Earl Coetzee, the Citizen’s digital editor, told Africa Check that he had compared South African MP salaries to countries “either directly below or above us in terms of GDP per capita”. He made the comparisons by converting salary data from the IPU into South African rands.
As recorded by the World Bank, the six countries with the closest GDP per capita to South Africa are Bosnia and Herzegovina, North Macedonia and Peru, with slightly lower GDP per capita, and Thailand, Belarus and Botswana, with slightly higher GDP per capita. The IPU does not have data on the basic salary of ministers in Belarus, but it does record this for each other country.
Purchasing power an important consideration
But there are a couple of factors that have not been considered in the Citizen’s investigation. In the data Mothapo shared with Africa Check, salaries had been converted into the equivalent purchasing power in US dollars.
Purchasing power parity (or PPP) is a measure of how much different currencies are able to purchase. It is calculated based on the price of several basic goods in each country.
To explain the concept, the World Bank uses the example of buying hamburgers. In this example “for every €1.00 spent on hamburgers in France, $0.83 would have to be spent in the United States to obtain the same quantity and quality – that is, the same volume – of hamburgers”. This means that the PPP of the US dollar in the US is slightly higher than the euro’s in France.
PPP is not the same as the exchange rate between the two currencies. It also accounts for the price of goods in each country. So while France, Italy and Spain all use the euro, which has a single exchange rate with the US dollar, one euro would have different PPP in each country because of different prices.
The graph and article Mothapo shared both included salaries calculated in PPP-adjusted US dollars. This gives an idea not just of how much ministers earn, but how much purchasing power their salaries have in their respective countries.
So Africa Check adjusted more recent salary data to allow for accurate comparisons.
It’s important to note that ministers may receive very different benefits or allowances on top of a basic salary. The IPU lists basic salary data from 2020 for three of the five countries examined by the Citizen, while Peru’s data is from 2019, and Botswana’s from 2017.
The IPU lists a basic salary for South African members of the NA and NCOP of R1.14-million, in 2020. This is almost correct. In the 2019/20 financial year, ordinary MPs could earn a total of R 1,137,933, which rounds to R1.14-million. This remained the same in 2020/21.
We said earlier that, as of June 2022, MPs earned R1,172,071 per year. For the purposes of comparison, we will use the older salary data, to more accurately compare it to the salaries on record for other countries.
The data shows that South African MPs earned more than MPs from any other country with a similar GDP per capita. In some cases, South Africa MPs earned much more – in 2020, North Macedonian MPs earned the equivalent of 29.5% of their South African colleagues.
Of course, GDP and population size are not the only considerations. The remuneration commission, in its 2019 annual report, suggested that Brazil, Germany and Russia make particularly good countries for benchmarking salaries in the South African judicial sector, in part because they were, “countries with similar governance systems and judiciary reforms” and because of “other factors like (GDP, and development of countries)”.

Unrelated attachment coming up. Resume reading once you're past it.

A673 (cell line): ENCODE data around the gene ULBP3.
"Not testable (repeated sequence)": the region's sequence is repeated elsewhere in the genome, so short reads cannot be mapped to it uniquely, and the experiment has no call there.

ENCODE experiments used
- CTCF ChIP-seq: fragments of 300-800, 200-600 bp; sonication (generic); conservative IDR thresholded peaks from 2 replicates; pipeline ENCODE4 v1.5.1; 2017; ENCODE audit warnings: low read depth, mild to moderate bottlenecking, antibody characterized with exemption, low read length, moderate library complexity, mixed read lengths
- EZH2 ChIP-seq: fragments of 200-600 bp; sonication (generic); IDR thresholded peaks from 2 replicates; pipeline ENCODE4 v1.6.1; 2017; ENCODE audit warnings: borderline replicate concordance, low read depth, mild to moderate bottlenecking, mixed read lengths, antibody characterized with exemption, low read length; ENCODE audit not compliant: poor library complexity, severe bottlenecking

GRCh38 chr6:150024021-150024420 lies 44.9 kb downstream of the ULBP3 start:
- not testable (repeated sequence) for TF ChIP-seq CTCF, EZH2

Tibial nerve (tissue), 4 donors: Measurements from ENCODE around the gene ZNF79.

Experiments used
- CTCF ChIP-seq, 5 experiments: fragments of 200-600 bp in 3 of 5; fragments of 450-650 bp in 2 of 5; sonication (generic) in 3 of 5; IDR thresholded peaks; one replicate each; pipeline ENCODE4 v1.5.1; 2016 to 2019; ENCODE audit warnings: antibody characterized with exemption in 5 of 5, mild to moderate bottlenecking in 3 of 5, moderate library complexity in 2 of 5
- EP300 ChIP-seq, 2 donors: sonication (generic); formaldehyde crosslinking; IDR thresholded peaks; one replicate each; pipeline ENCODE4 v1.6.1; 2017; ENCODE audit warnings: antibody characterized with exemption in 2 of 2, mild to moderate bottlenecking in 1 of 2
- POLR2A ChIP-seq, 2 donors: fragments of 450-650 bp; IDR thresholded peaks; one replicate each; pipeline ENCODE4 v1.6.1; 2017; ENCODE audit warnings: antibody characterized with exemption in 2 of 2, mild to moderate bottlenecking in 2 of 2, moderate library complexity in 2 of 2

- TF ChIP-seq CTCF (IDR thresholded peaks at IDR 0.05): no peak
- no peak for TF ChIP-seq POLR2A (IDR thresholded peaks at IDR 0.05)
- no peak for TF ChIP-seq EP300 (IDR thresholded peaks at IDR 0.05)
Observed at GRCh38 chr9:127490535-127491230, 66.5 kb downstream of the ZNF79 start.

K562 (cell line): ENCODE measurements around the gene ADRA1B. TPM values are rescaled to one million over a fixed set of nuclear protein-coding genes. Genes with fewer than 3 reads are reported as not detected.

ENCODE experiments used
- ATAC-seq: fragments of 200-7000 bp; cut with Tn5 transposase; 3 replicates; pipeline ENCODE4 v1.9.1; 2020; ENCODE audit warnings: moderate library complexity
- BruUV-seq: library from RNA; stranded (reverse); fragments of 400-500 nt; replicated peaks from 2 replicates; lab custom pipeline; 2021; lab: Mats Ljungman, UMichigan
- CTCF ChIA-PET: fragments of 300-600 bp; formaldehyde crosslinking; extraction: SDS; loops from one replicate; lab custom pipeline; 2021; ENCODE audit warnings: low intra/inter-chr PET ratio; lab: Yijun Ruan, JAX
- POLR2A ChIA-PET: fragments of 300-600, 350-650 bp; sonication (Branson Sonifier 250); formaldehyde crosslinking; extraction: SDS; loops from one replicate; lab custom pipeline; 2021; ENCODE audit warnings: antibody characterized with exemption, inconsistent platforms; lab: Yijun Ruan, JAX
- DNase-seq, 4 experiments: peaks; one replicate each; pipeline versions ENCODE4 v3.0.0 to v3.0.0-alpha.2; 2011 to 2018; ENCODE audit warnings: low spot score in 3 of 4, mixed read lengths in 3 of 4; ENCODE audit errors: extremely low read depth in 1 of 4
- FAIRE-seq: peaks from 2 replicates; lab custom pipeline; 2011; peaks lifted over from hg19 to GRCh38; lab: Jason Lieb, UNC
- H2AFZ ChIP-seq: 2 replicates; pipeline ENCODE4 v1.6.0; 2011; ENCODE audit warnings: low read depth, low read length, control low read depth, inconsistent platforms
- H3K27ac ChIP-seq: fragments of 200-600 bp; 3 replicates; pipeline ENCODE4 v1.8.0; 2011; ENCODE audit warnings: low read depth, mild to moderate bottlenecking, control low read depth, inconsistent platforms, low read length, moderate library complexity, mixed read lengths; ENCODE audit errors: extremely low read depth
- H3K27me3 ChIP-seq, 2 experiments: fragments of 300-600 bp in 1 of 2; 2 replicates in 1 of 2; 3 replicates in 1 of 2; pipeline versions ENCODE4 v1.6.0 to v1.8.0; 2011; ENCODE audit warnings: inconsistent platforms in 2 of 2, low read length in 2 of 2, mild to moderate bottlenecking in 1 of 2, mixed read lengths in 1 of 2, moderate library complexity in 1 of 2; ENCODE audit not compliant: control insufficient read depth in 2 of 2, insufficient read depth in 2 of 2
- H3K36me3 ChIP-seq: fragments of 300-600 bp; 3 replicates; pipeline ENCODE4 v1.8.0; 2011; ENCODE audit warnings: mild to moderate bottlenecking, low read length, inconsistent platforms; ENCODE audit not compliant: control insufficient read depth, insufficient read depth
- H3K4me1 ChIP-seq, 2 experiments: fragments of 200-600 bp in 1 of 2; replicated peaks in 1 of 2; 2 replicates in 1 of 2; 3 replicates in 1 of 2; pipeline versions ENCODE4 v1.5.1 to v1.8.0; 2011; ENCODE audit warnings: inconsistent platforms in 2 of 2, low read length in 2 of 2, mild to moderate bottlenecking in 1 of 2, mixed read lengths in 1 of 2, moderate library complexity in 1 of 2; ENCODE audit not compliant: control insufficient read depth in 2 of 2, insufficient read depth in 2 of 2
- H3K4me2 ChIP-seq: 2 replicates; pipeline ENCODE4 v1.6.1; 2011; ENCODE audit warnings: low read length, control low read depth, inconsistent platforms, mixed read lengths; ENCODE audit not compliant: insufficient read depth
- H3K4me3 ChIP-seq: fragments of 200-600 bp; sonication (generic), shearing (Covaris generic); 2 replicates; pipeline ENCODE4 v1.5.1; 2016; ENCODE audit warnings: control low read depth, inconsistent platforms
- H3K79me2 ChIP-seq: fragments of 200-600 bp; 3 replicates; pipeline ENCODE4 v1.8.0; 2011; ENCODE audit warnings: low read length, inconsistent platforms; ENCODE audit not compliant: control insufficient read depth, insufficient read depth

Africa Check asked what other countries the commission considered appropriate for benchmarking salaries of public office bearers. During the first major review report in 2008 the commission conducted formal study tours to Australia, Canada, the United Nations, the USA, the UK, Botswana, Germany, India, Nigeria, Finland and Indonesia, Makapan said.
Except for Russia, all of the countries listed as benchmarking candidates have salary data listed on the IPU website, so we converted it into PPP-adjusted US dollars.
By this metric, these countries also tend to pay their MPs less than South Africa does. Only Brazil and the US paid public representatives more than South Africa. Members of the US house of representatives earned around 106.2% of NA members. In Brazil, federal senate and chamber of deputies members received around 105.9% of South African NA members.
Some countries paid almost the same as South Africa, in particular Germany at 94.7%. However, some paid far less. Indonesian MPs earned only 23.5% of South Africans in 2020.
Conclusion: South African MPs earn a much higher basic salary than representatives in many other countries
Parliamentary spokesperson Moloto Mothapo claimed in June 2022 that South African members of parliament do not earn more than those of countries with similar gross domestic products and populations.
The claim is incorrect. The basic salary of a South African MP has a higher purchasing power than that of a public representative in many other countries.
Whether comparing countries with a similar GDP per capita, or those which South Africa’s own remuneration commission has used to set benchmarks in the past, South African MPs earn more than their international counterparts.
Written by Keegan Leech, Researcher